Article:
Angus Gibson returns to redeem himself with 'Back Of The Moon'

"Back Of The Moon" leads, Moneoa Moshesh and Richard Lukunku. Picture: Supplied

"Back Of The Moon" leads, Moneoa Moshesh and Richard Lukunku. Picture: Supplied

Published Aug 30, 2019


Director Angus Gibson has returned 30 years later to redeem himself with another Sophiatown story, "Back Of The Moon".

The Oscar nominated director was once highly criticized for a documentary he did 30 years ago titled "Freedom Square". "Back Of The Moon", where viewers said he romanticised Sophiatown, when it was a very tough place.

"Back Of The Moon" premiered at the Durban International Film Festival

“I returned to Sophiatown, were we explored the good and bad of the place. It’s not about the removal, it’s about the people. The center character is an intellectual, but a gangster. There is a darkness to the film that was not there in the documentary. I suppose on the one hand it is a gangster narrative, on the other hand, it is a love story and there is a strange brew,” said Gibson. 

"Back Of The Moon" is a story that is told over one night. It was shot in three weeks, which proved to be challenging for Gibson, who considers himself a “slow operator”. 

The film was completed two years ago, but due to Gibson’s other responsibilities with Isibaya, and waiting for the editor he wanted, it took some time to finish off.

The movie stars Richard Lukunku as Badman, a gang leader in Sophiatown, Moneoa Moshesh as Eve Msomi, a torch singer, along with Thomas Gumede, Lemogang Tsipa and S’Dumo Mtshali.  

The film, a period drama set in 1958, tells the story of a brief encounter between Badman and Eve on the eve of his home being demolished by Apartheid police.  

Gibson said aside from the many themes that run through the movie, one thing that really sticks with him is the idea of talent lost. 

“Eve is kind of a character that was based on Miriam Makeba on the eve that she leaves for London. So you have this great talent that you know is being driven out of this country and then Badman, played by Richard Lukunku, is an intellectual, he should have been a leader in the community and in order to hold his head up high, he has become a gangster. So both of these pretty fabulous characters are lost to South Africa. That is something that I find sad,” he said.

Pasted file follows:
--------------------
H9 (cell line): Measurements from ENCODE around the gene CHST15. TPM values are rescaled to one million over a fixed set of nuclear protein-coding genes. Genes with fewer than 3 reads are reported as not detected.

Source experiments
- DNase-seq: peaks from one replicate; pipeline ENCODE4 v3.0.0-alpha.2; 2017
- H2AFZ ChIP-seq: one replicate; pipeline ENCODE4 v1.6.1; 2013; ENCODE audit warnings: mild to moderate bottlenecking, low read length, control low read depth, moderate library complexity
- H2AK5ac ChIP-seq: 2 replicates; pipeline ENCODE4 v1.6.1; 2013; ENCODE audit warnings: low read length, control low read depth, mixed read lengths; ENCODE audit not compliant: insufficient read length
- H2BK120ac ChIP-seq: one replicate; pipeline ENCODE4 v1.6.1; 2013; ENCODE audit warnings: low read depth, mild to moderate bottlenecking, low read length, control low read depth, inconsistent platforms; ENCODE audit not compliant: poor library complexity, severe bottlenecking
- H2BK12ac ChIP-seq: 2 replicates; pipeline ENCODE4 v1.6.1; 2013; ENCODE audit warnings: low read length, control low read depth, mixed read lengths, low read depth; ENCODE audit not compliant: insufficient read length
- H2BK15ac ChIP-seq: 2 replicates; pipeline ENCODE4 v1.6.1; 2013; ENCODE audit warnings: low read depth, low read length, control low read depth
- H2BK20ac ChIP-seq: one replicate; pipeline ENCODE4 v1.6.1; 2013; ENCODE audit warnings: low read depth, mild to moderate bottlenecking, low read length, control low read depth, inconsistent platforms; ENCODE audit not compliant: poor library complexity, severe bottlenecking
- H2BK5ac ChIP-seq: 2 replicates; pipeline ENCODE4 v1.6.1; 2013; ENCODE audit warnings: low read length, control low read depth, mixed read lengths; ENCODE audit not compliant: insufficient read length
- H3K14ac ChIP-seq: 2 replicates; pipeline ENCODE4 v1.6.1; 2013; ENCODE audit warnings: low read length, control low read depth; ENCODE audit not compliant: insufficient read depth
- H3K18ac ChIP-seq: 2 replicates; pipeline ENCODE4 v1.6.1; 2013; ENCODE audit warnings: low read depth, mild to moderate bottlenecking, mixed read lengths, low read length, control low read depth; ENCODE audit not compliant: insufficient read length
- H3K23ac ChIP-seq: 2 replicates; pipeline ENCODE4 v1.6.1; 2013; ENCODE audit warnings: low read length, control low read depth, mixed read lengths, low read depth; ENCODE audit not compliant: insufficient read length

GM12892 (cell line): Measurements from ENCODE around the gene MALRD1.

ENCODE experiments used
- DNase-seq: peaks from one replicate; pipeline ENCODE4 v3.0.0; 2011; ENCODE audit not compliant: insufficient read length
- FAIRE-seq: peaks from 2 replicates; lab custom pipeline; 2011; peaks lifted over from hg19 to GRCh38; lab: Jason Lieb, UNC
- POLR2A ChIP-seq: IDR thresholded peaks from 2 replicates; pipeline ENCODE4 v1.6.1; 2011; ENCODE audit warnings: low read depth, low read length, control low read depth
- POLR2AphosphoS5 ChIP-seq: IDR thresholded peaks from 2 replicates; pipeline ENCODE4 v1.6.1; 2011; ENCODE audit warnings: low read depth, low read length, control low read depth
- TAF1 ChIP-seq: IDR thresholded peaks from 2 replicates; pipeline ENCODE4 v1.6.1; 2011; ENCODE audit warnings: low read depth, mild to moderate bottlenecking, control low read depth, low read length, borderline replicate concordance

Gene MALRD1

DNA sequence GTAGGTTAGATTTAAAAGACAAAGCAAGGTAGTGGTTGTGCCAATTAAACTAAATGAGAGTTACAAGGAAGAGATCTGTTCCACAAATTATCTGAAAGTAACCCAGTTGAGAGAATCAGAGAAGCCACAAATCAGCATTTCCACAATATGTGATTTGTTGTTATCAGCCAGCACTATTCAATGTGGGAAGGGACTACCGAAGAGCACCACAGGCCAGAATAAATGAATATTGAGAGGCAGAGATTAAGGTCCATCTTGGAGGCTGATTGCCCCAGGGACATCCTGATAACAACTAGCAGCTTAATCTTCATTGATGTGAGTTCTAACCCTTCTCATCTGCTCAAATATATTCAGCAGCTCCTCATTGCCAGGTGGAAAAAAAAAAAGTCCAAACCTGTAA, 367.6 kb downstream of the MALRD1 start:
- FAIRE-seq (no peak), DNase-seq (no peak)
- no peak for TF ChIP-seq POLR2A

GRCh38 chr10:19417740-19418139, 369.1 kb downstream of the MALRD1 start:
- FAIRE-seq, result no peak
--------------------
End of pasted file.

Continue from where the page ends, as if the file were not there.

He also said that the film still has much relevance today as it did in the 1950s.

“I meet talented people all the time in the film industry and there are so many people with great talent that I feel don’t get an opportunity. So that also is talent wasted. That’s a theme I feel is enduring in SA,” said Gibson.

He said the cast was made up of people he had worked with before, and the people he had fun working with. 

“I felt these actors were incredibly talented. And when writing the story, I wrote it with them in mind. They were even consulted in the process. The rest of the crew did an astonishing job. It is also an incredibly beautiful film to look at thanks to Dylan Lloyd, the production designer,” said Gibson.  

Currently Gibson is working on Shaka Zulu remake. 

“We researched for two years. And trying to understand what’s myth and fact. And consulting with families and trying to decide in what way we are going to attack this very huge narrative. It’s a very exciting task,” he said.  

*"Back Of The Moon" will be in cinemas nationwide from September 6. 

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